Chihiro spends most of the film facing head-on various challenges which result in her growing as a person (her encounter with the ‘stink’/river spirit can be seen a lesson in not judging a book by its cover, and No Face is a warning against greed and consumption). She enters the spirit world as a sulky pre-teen, and leaves it wiser and more at ease with herself and those around her. Interestingly, it is a remembrance of her younger self which lends her the most perspective on her life currently, and which awards her a certain vigor that she lacked before. Transported back to years of wonderment where a sublime river’s power was enough to excite the imagination, she learns once again to embrace the magic of nature. The glittering hairband that she retains at the end is testament to the child-like vision which she has regained, and which will, ironically, aid her in her coming years of maturity.

Without sounding like some sort of therapist, Haku and Totoro are both pillars of emotional development, and are evidence of the importance of creativity in the face of an increasingly technological world. It is easy to label Chihiro as listless in comparison to the vibrant Satsuki, but once you realise the difference in setting (My Neighbor Totoro is said to take place in the 50s, and Spirited Away is at its earliest set somewhere around the late 90s) you realise that Chihiro’s attitude is a product of her environment. She sees trees obstructed by telephone wires because they are there in front of her, not because she wills them. This is why her journey through the spirit world with Haku is such a relevant and meaningful tale. There is no way she can stay in the traditional Japanese world of spirits and shrines forever, but she can learn from her time there and take something valuable away from it. Hayao Miyazaki cleverly constructs these majestic creatures of great significance and makes them a human’s best friend, in an attempt to connect youngsters with ideas which are not so easily attainable and consumable, but which can be accessed via keen observation and imagination.
Flying Comparison

Hayao Miyazaki almost always uses flight/flying machines in his films, channeling feelings of joy and fear whilst simultaneously reflecting upon the limitations and achievements of mankind. In My Neighbor Totoro and Spirited Away, the flight sequences are more natural, and are used to convey the freedom felt by the characters as they are both metaphorically and literally uplifted through their contact with the spirit world. Totoro, and The Cat Bus which Mei and Satsuki ride in, are linked to the wind, and so flying with these characters is to experience a true bond with nature. The sisters must put their complete faith in the spirits they fly with, thus signifying their uncomplicated connection to the world around them.

The development of Spirited Away‘s end flying sequence tells us a lot about Chihiro’s development, as she relies on Haku to fly, only to have him transform from his regal dragon form back to a boy as he remembers his name. The two end up free-falling as tears fly from their eyes, their hands clasped together. Neither one relies on the other. There is no fear, only relief as they realise they have freed themselves. Chihiro’s movement through the sky here is a spiritual moment of elation at having found peace within herself.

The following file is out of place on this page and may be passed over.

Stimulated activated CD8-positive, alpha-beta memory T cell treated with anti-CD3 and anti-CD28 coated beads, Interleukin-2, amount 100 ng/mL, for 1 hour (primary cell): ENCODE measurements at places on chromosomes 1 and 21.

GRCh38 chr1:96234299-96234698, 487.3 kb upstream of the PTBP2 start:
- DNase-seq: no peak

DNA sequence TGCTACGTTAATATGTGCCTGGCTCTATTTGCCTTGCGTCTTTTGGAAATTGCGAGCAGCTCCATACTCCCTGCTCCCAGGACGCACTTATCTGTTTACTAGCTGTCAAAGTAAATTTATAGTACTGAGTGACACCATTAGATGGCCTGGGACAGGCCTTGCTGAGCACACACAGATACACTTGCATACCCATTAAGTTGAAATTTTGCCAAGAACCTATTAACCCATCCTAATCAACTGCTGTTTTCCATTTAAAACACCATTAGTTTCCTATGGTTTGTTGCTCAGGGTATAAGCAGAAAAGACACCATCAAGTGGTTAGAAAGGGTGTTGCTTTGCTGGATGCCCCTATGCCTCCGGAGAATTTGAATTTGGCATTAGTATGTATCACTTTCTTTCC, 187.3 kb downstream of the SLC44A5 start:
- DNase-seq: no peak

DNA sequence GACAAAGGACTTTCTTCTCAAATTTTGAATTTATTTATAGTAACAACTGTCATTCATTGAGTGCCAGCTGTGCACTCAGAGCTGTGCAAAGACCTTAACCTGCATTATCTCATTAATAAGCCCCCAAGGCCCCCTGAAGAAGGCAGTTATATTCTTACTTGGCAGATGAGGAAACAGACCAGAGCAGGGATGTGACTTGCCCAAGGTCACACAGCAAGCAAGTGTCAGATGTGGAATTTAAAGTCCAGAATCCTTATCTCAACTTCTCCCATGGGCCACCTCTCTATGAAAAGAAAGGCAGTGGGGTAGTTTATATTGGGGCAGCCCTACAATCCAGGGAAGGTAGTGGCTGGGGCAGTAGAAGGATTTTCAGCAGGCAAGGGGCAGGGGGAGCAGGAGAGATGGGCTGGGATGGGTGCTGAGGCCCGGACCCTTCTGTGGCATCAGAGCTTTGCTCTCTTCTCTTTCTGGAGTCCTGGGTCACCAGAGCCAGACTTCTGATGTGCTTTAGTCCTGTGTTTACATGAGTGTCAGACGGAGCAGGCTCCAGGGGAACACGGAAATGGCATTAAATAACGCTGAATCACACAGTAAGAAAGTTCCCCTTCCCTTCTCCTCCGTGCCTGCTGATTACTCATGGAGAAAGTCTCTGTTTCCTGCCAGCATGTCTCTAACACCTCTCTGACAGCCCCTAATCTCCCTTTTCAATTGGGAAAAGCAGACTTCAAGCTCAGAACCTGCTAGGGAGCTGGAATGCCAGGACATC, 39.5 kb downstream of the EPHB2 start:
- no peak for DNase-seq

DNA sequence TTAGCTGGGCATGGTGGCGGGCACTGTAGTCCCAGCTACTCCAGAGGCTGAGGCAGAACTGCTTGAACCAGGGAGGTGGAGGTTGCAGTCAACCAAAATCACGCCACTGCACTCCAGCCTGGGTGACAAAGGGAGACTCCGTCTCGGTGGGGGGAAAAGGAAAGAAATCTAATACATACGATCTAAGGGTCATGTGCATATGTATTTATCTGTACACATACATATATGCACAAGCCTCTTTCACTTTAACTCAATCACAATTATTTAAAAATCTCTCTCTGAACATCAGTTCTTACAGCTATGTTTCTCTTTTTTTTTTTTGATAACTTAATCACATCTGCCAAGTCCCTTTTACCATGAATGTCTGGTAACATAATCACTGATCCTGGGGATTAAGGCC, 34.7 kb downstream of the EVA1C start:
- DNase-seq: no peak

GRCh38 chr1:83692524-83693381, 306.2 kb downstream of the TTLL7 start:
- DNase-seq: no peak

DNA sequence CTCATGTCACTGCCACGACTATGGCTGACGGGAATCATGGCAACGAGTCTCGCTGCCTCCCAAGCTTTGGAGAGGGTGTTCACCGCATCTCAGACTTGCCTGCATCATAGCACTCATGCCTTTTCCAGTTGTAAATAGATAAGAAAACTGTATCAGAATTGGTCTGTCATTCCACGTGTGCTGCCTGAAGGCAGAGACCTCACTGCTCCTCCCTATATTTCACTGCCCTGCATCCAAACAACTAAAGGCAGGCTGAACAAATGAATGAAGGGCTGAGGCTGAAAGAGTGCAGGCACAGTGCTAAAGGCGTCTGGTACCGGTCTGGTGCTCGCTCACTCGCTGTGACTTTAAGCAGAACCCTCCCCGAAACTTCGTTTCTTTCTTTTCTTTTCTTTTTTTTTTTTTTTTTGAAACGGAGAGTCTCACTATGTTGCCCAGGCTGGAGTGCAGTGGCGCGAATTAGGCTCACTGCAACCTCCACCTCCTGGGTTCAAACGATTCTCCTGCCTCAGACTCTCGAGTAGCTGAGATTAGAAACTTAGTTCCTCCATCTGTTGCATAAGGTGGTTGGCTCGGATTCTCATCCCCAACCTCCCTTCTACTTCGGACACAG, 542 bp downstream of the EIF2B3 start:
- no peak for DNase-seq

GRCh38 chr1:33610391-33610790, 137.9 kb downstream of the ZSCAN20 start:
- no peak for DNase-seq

Flying Comparison 2
We’re All Mad Here: Finding Families in Spirit Worlds
Spirits Comparison 2

Both films offer an array of incidental characters aside from their central spirits. In the former, the soot sprites, and the two miniature Totoros (Chuu/medium-Totoro, and Chibi/small-Totoro) are welcome additions to the spirit world surrounding Mei and Satsuki. Admittedly a far louder environment, Spirited Away also boasts numerous side characters, who each offer something different to the story. Lin, Kamaji, Boh, No Face, Yubaba and Zeniba are important and colourful personalities who help Chihiro along in her spiritual odyssey.

As touched on earlier, No Face (Kaonashi) is initially nothing more than a blank slate, a dry sponge waiting to soak up aspects of its environment. Once invited into the Bathhouse, however, it quickly and dangerously begins to absorb the personalities and traits of those around it (literally, by ‘eating’ the staff), and becomes selfish and greedy in its search for meaning. To Chihiro, this episode may act as a symbolic warning of the trials she may face in later life; coming into contact with those who have only a negative influence. A caution against over-consumption that is suited to the modern world she lives in, Chihiro learns an ultimately simplistic lesson from this spirit, which is that fresh air and open spaces can sometimes heal a panicked mind. Boh, Yubaba’s giant baby, is a personification of that tendency to revert to babyish behavior in order to get what one wants (a tendency that is not exclusive to the youthful). Once reduced down in size along with Yubaba’s bird, Boh embraces an inner calm, and is a rudimentary reflection of Chihiro’s own development. Yubaba and Zeniba themselves can be seen as representations of different styles or sides to parenthood, with one stifling, and the other encouraging. These dysfunctional spirits make up Chihiro’s adoptive family whilst she is separated from her parents, in a similar way to how, in the absence of their mother, Mei and Satsuki seek basic comfort in Totoro.